Today Airbus Industrie, a Toulouse based aircraft manufacturer, agreed to pay £3Bn (€3.6Bn) to investigating authorities in France, the UK and the US. The settlement concludes a three year investigation into allegations involving bribery and corruption on the part of the French company. The Settlement will need to be approved by senior courts in the jurisdictions concerned. The Courts concerned heard the application on 31st January.
In effect, the allegations centred on the use of what have been described as “middlemen” in aircraft sales. Introducers were used to facilitate sales involving government export credits. Such credits allow airlines that perhaps could not otherwise afford a new Airbus to make a purchase on a credit arrangement. Airbus failed to disclose the use of these middlemen. It must be stressed that the use of government export credits is a normal convention and most governments use them to support domestic exporters. The US authorities requested information on whether export regulations were violated.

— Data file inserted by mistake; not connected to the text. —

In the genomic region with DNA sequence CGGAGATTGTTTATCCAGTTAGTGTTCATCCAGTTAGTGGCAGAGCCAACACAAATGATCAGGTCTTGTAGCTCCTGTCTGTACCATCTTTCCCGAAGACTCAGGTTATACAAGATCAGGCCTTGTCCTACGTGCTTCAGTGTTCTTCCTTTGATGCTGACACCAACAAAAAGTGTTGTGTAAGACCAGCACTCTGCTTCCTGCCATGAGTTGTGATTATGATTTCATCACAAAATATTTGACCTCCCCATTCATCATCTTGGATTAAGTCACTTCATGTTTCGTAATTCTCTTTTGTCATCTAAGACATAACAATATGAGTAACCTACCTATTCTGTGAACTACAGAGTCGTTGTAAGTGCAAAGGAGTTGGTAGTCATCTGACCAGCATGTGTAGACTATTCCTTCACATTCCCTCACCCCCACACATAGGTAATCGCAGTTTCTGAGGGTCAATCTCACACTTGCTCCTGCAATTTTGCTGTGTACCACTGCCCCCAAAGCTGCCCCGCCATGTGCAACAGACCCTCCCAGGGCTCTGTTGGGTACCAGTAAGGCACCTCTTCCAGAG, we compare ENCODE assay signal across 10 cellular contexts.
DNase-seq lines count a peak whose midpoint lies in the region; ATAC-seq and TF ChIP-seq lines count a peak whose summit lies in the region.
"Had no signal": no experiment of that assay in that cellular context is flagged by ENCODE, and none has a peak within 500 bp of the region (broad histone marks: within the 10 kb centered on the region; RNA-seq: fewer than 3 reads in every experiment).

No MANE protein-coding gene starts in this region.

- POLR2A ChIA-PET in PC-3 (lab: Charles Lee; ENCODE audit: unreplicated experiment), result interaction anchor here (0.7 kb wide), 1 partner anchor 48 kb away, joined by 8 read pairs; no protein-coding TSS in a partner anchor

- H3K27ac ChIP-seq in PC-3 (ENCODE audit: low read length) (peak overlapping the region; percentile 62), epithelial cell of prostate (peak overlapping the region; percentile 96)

A spokesperson for the company stated: "Airbus confirms that it has reached agreement in principle with the French Parquet National Financier, the UK Serious Fraud Office and the US authorities”.
Investigations started in 2016 after the company referred itself to the SFO and its French counter part. Since the commencement of the investigation in August 2016, the company has taken steps to restructure its sales operations. The CEO, The COO and Chief Sales Officer have left the company.
Frankly, the company directors will be heaving a sigh of relief. This could have been worse. The financial penalty could have been £2Bn more than was agreed. Prosecutions will be avoided, as will all the accompanying publicity.
So, Airbus has some rebuilding of its reputation, but it now feels that having reported itself to the authorities and received a financial penalty, it can move on…
The investigating authorities in relation to foreign corrupt practices are increasingly co-operating. Companies are more and more aware of their obligations in terms of international trade.
Jonathan Compton LLB LLM Solicitor Barrister MCIArb